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Medical Students Show Racial, Cultural Patient Preference

WEDNESDAY, Sept. 7 (HealthDay News) -- Medical students may have a preferential bias toward whites and wealthier patients, but this does not appear to influence their clinical decision making or physician-patient interactions, according to a study published in the Sept. 7 medical education-themed issue of the Journal of the American Medical Association.

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Increased Food Allergen Sensitization in Black Children

TUESDAY, Sept. 6 (HealthDay News) -- Black children and those of African ancestry are more prone to food sensitization to multiple food products, with children of African ancestry more likely to develop sensitization to peanuts, according to a study published online Sept. 2 in Pediatrics.

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FDA: Antipsychotic Drug May Cause Severe Allergic Reaction

FRIDAY, Sept. 2 (HealthDay News) -- The drug label for Saphris (asenapine maleate), an antipsychotic medication, has been revised to warn of the risk of serious allergic reaction in patients with hypersensitivity to the drug, according to a safety alert issued Sept. 1 by the U.S. Food and Drug Administration.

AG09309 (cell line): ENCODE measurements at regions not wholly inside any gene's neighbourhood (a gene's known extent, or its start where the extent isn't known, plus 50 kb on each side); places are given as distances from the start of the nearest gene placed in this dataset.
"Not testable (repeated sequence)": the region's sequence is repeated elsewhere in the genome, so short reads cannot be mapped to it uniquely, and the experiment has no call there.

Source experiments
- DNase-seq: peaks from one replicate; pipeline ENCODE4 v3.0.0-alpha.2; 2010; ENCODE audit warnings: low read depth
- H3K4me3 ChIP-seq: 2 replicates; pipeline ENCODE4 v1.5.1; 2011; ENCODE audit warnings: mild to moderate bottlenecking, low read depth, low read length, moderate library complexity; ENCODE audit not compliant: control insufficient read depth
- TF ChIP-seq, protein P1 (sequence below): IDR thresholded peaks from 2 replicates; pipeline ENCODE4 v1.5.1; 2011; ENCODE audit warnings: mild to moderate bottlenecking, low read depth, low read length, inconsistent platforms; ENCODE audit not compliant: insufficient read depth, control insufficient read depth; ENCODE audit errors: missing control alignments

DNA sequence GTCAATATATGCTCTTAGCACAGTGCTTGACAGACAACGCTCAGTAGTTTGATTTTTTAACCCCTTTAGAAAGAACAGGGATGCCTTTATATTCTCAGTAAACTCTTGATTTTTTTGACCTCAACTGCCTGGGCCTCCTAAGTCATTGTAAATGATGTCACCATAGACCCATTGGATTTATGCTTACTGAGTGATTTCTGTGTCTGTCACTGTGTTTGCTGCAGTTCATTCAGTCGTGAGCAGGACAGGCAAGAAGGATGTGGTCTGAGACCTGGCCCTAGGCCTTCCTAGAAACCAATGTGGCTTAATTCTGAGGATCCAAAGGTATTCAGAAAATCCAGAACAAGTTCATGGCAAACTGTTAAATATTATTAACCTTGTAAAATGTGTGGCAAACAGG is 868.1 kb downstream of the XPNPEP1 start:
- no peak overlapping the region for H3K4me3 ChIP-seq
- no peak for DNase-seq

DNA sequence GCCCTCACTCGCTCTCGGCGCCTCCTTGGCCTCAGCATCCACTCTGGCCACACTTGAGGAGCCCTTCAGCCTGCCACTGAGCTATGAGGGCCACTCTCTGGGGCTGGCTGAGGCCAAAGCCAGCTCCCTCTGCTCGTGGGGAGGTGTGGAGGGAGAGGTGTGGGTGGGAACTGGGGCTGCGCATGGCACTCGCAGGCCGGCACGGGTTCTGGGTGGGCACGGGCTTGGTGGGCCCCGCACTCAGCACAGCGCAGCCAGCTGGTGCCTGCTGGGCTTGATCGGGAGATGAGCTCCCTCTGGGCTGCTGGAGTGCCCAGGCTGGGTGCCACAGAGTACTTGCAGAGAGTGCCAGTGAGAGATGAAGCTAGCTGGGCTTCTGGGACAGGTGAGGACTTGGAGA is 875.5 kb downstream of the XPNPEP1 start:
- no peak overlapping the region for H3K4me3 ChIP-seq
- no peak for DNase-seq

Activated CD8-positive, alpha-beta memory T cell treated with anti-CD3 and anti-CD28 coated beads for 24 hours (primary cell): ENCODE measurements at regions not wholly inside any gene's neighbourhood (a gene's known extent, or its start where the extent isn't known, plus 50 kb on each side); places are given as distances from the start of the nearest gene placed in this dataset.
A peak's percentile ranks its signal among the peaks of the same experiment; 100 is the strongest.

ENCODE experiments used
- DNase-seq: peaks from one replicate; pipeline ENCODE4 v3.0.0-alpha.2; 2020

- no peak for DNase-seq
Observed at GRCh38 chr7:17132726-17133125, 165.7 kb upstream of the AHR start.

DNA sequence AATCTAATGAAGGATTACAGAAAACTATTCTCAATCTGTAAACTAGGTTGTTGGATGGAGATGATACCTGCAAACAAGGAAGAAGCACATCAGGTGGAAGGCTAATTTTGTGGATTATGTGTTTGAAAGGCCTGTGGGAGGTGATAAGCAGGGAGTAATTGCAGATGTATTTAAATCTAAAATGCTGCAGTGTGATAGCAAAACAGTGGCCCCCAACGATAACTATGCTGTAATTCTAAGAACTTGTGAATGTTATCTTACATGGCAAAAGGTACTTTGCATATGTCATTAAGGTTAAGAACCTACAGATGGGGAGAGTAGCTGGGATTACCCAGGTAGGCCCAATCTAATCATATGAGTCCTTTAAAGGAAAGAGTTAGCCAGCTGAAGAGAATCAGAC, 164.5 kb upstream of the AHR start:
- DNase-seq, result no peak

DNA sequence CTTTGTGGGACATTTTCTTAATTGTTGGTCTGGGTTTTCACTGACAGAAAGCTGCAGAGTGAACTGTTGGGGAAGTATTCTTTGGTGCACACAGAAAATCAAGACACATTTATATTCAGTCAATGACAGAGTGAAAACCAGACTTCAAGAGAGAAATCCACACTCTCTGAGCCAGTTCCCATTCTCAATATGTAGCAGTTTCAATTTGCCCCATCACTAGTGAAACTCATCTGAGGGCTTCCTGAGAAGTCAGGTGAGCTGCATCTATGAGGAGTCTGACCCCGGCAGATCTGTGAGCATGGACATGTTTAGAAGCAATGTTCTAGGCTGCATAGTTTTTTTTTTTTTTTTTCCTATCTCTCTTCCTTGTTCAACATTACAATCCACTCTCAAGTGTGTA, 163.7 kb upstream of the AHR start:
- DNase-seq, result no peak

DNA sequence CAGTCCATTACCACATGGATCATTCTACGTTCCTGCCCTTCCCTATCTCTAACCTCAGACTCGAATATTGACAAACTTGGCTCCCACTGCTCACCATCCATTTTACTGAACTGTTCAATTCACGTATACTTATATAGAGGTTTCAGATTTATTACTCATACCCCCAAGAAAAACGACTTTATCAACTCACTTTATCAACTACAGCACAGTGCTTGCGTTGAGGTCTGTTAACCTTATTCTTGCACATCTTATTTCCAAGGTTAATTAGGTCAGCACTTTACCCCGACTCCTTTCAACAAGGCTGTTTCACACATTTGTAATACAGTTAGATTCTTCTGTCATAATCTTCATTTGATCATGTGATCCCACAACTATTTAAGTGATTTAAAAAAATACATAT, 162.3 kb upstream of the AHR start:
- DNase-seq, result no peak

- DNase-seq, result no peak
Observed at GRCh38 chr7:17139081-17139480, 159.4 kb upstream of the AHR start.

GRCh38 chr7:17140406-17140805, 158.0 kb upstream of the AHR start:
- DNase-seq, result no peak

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Researchers Ponder 9/11 Health Impact a Decade Later

FRIDAY, Sept. 2 (HealthDay News) -- It may be too early to tell how much of an impact the World Trade Center (WTC) disaster and its immediate aftermath had on those exposed, but cancer, death, mental and physical disorders, and spirometric abnormalities appear higher in people who received greater levels of exposure, according to three studies published in the 9/11-themed Sept. 3 issue of The Lancet.